We all get hurt, and we all heal. But healing leaves scars. These are facts we rarely question unless we have been saddled with a really ugly scar in a prominent place. It begs the question: What are scars, and why do people get them? Why do some people get more scars than others, and why do some places scar more easily? To get these answers, let’s take a look at the healing process and why it makes scars.
All mammals scar. Well, almost. Embryonic mammals don’t scar at all. If, for example, a doctor performed surgery on a baby in the womb, the suture line would heal, and the baby would be born with no scar at all. This is because the embryonic cells repair the area in the same way they make new cells. This shows us clearly that there is a difference between normal skin cells and scar cells.
Scar Cells: Vive le Difference
Skin isn’t just there to make you look good. When you damage your skin, you are damaging the largest organ in your immune system. You open your entire body to bacteria, fungi, and parasites. Although we know to wash a wound, keep it clean and bandaged, and perhaps even use a little antibacterial ointment, our ancestors didn’t. For millennia, humans just had to cope with injuries and hope for the best. Our bodies adapted to help us survive. So, when we broke the open skin, our cells went into overtime, creating new cells quickly to cover the open area. These cells aren’t perfect copies. It’s like the difference between taking 15 minutes to decorate the perfect cupcake and taking 30 seconds to smear some icing across the top. Both cover the cupcake, but one looks better.
Types of Scars
Our skin repairs itself in a variety of ways. As a result, there are many different kinds of scars. If we were given preference, we’d all wish for smaller, fine scars. These are thin, flexible scars that are difficult to see and often resolve over time. Stretched scars are exactly what they sound like. These are scars that were stretched as they healed. Consequently, they are wider than fine scars. But they are smooth and flexible. Many people see atrophic scars after a bad case of acne or chickenpox. These scars are indentations in the skin, like little pock marks. Hypertrophic scars are the exact opposite. These are scars that rise above the surface of the skin. Both atrophic and hypertrophic scars stay within the boundary of the original wound.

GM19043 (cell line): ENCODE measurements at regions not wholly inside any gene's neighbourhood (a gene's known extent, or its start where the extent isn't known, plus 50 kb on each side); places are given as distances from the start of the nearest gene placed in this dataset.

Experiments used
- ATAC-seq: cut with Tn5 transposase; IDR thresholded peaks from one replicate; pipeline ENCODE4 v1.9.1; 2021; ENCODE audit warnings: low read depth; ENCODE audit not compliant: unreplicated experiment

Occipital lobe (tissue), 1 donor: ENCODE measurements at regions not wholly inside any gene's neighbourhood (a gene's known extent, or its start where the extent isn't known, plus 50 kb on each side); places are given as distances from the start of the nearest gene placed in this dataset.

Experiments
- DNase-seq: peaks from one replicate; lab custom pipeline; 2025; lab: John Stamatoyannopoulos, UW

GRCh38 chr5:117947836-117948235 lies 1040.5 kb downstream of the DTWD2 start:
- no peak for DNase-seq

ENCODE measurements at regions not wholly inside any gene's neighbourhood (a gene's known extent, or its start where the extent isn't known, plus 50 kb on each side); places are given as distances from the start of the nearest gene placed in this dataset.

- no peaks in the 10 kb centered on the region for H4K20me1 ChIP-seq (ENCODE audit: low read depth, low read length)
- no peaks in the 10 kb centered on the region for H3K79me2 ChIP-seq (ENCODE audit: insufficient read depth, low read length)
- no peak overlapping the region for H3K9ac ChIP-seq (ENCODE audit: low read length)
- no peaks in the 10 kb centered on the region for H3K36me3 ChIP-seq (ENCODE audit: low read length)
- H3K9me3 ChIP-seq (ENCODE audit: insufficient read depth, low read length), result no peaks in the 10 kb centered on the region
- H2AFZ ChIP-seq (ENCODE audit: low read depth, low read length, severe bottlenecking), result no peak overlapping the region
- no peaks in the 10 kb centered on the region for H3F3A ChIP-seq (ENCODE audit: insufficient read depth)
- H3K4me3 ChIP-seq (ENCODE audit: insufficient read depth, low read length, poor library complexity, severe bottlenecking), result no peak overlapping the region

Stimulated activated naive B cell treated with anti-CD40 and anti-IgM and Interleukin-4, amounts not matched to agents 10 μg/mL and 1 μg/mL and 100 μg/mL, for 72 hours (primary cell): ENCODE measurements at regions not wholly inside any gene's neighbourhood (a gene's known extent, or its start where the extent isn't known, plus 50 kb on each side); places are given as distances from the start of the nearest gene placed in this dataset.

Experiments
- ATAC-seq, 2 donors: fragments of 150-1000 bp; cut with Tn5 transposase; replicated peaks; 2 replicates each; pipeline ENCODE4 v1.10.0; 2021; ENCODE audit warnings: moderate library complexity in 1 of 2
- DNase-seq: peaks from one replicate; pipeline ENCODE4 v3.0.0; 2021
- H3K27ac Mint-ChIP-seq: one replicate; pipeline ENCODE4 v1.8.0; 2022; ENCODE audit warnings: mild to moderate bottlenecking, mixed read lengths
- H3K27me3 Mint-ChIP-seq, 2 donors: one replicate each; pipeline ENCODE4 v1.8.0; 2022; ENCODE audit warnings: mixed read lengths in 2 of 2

The last two types of scars are the hardest to deal with throughout life. Contracture scars are hypertrophic scars that happen along a joint. They are called “contracture” because they tend to contract the joint, limiting movement. Keloids are the final type of scarring. This is wildly massive hypertrophic scarring that goes beyond the boundaries of the original wound. The person who suffers from a keloid scar may have a simple insect bite and wind up with a raised scar several inches in diameter.
Location, Location, Location
When it comes to scarring, where it occurs matters. If the wound happens in an area that has thin skin and doesn’t move a lot, there will be minimal scarring. However, a wound in an area that moves is far more likely to scar. So a cut just behind the ear will heal more smoothly than a cut in the middle of your chest. Think about it, when was the last time you accidentally wiggled your ears. On the other hand, you can’t move your arms or turn your head without disturbing the skin on your chest.
What Can You Do?
You can’t stop all scarring, but there are things you can do to reduce them. First of all, have any significant wound checked by a doctor. Stitches can help minimize the risk of scarring. Next, use bandages to help hold the skin steady while it’s healing. This might be butterfly bandages or other skin adherent tapes. Finally, if you have a scar that bothers you, don’t try to just live with it. Make an appointment to see your dermatologist. There are a variety of treatments to remove or reduce the appearance of all types of scars, including keloids. Dr. Bopp uses a wide range of techniques to get your skin back in the pink.